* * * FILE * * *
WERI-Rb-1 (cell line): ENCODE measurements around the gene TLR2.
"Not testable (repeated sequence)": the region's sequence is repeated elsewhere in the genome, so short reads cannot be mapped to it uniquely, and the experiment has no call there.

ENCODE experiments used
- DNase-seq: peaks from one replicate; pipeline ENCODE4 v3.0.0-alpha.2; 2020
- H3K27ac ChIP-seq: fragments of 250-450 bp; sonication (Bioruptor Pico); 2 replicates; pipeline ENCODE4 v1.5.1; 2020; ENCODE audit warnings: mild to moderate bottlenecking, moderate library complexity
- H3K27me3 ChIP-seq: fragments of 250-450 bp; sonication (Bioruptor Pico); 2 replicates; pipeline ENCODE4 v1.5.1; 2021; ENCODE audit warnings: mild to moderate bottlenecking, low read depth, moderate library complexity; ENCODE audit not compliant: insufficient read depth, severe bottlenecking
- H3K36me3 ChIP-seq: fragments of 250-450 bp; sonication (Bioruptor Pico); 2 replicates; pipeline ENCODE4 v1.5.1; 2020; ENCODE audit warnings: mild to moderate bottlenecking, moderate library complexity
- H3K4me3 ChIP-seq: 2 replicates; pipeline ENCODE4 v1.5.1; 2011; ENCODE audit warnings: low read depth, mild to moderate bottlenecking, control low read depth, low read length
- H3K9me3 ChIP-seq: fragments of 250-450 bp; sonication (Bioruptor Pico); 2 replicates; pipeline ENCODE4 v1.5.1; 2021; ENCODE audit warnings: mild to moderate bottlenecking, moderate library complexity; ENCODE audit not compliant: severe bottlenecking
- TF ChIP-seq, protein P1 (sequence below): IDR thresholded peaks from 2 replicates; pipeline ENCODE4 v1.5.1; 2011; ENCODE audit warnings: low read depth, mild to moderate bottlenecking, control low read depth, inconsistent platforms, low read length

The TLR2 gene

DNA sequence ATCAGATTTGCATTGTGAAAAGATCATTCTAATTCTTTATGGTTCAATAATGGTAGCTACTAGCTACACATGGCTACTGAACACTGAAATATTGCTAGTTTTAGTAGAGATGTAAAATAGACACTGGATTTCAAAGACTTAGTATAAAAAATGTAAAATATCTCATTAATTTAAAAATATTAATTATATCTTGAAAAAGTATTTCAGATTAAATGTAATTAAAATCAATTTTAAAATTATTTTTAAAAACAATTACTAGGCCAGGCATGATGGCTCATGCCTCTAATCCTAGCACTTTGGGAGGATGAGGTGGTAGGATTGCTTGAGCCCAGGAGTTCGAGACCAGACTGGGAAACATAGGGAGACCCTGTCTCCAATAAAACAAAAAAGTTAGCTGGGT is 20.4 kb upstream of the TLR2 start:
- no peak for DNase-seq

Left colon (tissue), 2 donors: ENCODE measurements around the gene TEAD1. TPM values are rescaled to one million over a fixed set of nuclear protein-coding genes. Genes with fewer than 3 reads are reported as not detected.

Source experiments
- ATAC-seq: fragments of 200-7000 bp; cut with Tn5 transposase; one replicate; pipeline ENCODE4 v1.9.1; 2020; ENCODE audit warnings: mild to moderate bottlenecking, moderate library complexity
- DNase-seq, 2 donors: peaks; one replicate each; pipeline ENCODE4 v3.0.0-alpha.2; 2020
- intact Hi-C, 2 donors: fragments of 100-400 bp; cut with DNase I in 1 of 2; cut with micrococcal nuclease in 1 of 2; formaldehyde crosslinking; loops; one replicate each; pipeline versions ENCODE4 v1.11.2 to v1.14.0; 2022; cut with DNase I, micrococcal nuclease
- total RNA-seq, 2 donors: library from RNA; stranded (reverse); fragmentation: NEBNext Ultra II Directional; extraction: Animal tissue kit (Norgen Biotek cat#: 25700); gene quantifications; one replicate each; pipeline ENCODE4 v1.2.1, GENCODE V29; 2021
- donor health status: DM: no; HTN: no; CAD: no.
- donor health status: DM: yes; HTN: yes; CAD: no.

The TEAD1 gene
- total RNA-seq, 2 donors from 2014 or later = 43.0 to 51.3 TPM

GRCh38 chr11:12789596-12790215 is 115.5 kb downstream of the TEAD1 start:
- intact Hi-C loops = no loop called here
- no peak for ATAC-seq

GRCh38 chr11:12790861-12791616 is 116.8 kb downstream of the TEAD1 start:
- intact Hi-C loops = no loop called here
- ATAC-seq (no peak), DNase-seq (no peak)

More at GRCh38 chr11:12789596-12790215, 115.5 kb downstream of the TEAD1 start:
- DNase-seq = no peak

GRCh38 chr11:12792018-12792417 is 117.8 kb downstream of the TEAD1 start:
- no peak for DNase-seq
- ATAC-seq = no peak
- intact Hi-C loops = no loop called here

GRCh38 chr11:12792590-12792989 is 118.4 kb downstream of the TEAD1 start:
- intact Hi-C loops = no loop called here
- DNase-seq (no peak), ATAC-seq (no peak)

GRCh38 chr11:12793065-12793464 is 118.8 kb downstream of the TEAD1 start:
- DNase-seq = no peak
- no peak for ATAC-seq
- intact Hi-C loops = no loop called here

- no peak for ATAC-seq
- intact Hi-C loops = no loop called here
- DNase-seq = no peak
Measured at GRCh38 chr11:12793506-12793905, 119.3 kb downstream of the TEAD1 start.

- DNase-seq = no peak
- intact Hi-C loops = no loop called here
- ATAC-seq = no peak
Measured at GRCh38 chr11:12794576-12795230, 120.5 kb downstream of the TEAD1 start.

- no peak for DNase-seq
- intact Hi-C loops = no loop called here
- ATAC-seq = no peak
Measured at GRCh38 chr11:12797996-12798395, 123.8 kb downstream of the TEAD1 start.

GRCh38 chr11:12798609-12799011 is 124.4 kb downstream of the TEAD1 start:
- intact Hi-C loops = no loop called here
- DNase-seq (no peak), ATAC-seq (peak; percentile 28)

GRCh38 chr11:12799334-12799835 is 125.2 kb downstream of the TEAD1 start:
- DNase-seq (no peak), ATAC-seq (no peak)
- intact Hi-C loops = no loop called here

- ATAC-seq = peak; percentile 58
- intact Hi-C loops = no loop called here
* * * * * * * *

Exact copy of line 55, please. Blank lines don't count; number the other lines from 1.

GRCh38 chr11:12798609-12799011 is 124.4 kb downstream of the TEAD1 start: